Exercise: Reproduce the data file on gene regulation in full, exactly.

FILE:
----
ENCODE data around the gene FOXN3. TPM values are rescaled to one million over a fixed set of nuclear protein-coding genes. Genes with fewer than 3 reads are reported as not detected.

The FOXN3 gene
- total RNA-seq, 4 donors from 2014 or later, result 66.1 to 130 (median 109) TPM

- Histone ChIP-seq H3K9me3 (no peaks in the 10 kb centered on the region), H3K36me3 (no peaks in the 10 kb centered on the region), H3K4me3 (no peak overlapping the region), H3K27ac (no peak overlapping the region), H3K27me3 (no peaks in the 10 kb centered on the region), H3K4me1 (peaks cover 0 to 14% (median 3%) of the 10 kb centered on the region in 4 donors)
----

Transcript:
ENCODE data around the gene FOXN3. TPM values are rescaled to one million over a fixed set of nuclear protein-coding genes. Genes with fewer than 3 reads are reported as not detected.

The FOXN3 gene
- total RNA-seq, 4 donors from 2014 or later, result 66.1 to 130 (median 109) TPM

- Histone ChIP-seq H3K9me3 (no peaks in the 10 kb centered on the region), H3K36me3 (no peaks in the 10 kb centered on the region), H3K4me3 (no peak overlapping the region), H3K27ac (no peak overlapping the region), H3K27me3 (no peaks in the 10 kb centered on the region), H3K4me1 (peaks cover 0 to 14% (median 3%) of the 10 kb centered on the region in 4 donors)